The revised document, signed by Vladimir Putin, reflects “geopolitical change” and seeks to strengthen the Navy’s resilience
Russian President Vladimir Putin on Sunday gave his approval to a revised naval doctrine that takes into account the “change in the geopolitical and military-strategic situation in the world.”
The signing ceremony took place in the State Museum of the History of St. Petersburg in the Peter and Paul Fortress, just before the start of the Navy Day parade. The president also signed a decree to approve the ship charter of the Russian Navy.
In May, Yury Borisov, then-deputy prime minister, explained that amid the ongoing military operation in Ukraine and “all-out hybrid war” launched by the West against Moscow, “building up capabilities to ensure and protect national interests in the world oceans” is vital for Russia.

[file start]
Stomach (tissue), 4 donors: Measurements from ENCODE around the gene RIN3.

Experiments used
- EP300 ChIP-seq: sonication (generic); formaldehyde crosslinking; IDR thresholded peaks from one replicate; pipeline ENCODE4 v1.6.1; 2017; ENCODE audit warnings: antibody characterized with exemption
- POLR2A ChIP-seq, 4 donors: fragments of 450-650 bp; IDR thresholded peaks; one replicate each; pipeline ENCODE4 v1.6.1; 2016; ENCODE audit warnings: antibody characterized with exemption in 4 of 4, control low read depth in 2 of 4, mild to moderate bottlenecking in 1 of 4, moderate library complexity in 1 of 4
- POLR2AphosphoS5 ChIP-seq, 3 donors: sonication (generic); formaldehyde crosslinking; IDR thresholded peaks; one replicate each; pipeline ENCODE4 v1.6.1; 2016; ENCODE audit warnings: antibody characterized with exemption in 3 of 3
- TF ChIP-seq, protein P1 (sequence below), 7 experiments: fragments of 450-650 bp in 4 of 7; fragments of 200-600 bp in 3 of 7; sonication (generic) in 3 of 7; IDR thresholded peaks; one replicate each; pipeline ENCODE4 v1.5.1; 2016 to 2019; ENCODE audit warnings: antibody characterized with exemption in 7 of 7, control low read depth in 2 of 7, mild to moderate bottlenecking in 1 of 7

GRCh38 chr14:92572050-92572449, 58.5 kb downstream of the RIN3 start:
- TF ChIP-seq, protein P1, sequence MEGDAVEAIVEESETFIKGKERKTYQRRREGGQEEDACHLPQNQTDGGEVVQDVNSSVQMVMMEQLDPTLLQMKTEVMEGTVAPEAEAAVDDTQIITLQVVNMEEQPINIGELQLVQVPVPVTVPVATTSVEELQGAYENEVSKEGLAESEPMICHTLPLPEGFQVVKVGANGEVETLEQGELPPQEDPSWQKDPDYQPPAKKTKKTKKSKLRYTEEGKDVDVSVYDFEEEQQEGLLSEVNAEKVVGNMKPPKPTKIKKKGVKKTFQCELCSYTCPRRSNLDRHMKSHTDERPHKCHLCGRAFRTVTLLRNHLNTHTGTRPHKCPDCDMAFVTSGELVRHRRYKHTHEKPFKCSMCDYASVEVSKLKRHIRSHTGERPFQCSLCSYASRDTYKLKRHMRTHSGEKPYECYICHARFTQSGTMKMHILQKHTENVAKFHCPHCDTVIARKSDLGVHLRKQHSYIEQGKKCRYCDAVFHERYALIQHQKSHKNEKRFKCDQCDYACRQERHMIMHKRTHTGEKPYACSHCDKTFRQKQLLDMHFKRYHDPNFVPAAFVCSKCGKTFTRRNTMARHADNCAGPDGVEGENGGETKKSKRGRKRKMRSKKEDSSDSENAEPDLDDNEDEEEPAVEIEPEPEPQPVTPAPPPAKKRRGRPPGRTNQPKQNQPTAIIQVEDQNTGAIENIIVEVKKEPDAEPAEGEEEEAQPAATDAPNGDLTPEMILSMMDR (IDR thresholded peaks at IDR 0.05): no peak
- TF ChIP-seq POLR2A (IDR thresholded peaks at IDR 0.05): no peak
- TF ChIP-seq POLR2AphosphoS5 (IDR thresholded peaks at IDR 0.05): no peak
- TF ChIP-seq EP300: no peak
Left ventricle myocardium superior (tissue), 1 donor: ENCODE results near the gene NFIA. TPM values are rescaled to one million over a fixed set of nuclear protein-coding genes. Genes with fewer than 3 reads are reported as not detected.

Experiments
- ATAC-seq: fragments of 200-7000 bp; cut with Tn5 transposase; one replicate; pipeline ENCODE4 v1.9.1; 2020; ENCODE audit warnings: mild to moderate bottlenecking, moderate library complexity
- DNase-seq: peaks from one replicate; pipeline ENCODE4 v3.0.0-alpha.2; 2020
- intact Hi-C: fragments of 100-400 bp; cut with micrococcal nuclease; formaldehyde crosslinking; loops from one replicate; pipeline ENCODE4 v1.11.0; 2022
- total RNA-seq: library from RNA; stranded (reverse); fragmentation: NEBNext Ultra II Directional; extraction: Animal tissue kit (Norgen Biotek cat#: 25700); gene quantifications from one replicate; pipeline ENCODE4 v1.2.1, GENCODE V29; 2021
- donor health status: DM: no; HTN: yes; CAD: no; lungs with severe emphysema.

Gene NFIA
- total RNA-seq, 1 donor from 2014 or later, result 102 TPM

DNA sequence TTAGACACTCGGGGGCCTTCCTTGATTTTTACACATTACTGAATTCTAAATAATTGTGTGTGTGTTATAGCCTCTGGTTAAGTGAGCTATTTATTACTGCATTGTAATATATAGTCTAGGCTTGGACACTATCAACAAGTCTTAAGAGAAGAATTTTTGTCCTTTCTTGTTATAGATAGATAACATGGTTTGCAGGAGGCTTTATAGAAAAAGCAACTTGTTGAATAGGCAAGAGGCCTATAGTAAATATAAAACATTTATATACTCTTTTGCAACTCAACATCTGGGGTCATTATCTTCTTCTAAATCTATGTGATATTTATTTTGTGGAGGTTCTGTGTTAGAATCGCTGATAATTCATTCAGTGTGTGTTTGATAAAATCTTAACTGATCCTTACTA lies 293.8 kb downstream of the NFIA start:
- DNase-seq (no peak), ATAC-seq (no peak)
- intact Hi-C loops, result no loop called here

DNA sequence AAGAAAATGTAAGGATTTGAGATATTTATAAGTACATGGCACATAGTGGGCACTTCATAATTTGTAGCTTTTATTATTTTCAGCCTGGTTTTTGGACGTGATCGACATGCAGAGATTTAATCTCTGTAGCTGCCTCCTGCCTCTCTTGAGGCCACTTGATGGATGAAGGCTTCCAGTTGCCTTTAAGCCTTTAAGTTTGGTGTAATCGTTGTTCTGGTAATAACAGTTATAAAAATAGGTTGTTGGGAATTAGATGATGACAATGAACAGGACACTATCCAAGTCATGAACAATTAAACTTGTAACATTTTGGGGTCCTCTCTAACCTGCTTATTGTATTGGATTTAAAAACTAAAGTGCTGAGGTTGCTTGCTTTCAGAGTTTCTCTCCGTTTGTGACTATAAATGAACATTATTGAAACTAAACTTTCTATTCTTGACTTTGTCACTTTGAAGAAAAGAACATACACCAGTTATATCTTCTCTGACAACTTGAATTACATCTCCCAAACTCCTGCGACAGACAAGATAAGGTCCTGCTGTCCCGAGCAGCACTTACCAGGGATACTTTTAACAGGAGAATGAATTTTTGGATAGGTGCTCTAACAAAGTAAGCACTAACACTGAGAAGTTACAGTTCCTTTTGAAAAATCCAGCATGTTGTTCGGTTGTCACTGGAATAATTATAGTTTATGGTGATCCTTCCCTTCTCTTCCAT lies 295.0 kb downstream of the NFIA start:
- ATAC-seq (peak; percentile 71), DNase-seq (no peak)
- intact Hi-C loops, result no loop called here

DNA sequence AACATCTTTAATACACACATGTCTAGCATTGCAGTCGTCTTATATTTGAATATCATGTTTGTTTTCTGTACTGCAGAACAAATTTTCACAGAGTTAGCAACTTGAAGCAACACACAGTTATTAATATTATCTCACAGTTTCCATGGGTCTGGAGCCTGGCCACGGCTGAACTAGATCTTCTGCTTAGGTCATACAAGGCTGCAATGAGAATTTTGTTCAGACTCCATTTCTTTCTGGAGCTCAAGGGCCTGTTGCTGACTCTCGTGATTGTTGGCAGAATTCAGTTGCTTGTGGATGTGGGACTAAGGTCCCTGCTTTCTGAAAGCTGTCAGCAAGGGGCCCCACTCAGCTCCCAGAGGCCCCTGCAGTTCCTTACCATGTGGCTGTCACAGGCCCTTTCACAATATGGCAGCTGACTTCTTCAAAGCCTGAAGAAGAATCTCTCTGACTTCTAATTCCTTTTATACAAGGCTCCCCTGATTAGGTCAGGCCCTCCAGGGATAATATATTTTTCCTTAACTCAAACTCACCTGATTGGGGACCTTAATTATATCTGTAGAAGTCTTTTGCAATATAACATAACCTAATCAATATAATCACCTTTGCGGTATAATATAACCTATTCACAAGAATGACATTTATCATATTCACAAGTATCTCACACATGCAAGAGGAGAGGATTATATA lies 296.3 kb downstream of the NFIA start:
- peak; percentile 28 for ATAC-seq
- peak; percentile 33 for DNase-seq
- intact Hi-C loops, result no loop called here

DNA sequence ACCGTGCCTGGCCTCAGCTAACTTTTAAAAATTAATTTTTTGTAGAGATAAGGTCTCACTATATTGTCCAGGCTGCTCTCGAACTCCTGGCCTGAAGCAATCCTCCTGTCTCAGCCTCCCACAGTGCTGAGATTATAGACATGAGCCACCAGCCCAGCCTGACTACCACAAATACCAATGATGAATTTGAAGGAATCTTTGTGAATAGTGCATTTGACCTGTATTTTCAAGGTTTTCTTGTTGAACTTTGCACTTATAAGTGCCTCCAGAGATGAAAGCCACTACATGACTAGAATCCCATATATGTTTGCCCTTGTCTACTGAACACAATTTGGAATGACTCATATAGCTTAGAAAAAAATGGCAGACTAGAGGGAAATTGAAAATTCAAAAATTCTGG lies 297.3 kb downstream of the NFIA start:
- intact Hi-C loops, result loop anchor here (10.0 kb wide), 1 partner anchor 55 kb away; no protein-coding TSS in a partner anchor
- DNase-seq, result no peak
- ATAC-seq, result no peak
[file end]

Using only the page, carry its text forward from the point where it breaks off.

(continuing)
“The adjusted Naval Doctrine takes into account the change in the geopolitical and military-strategic situation in the world,” Borisov said at the time.
According to him, the fundamentally new provisions of the doctrine relate to preparing for mobilization and mobilization readiness in the area of maritime activities.
“What is especially important now, all these measures will ensure the commissioning of civilian ships and crews into the Navy, as well as the operation of maritime infrastructure facilities in wartime,” he explained.
At the same time, Borisov, who was recently appointed as head of the Russian space agency, Roscosmos, stressed that the new version of the doctrine is not aimed at confrontation but rather seeks to strengthen national maritime security and significantly reduce the Navy’s dependence on external factors and market conditions.
Russia’s naval doctrine was first adopted in 2001. Its previous version, which was intended to be in effect for five years and had been amended to reflect the expansion of NATO and accession of Crimea to Russia, was approved by Putin in July 2015. It provided for an increase in the Russian fleet’s presence in the Arctic, the Black and Mediterranean Seas, as well as in the Atlantic Ocean.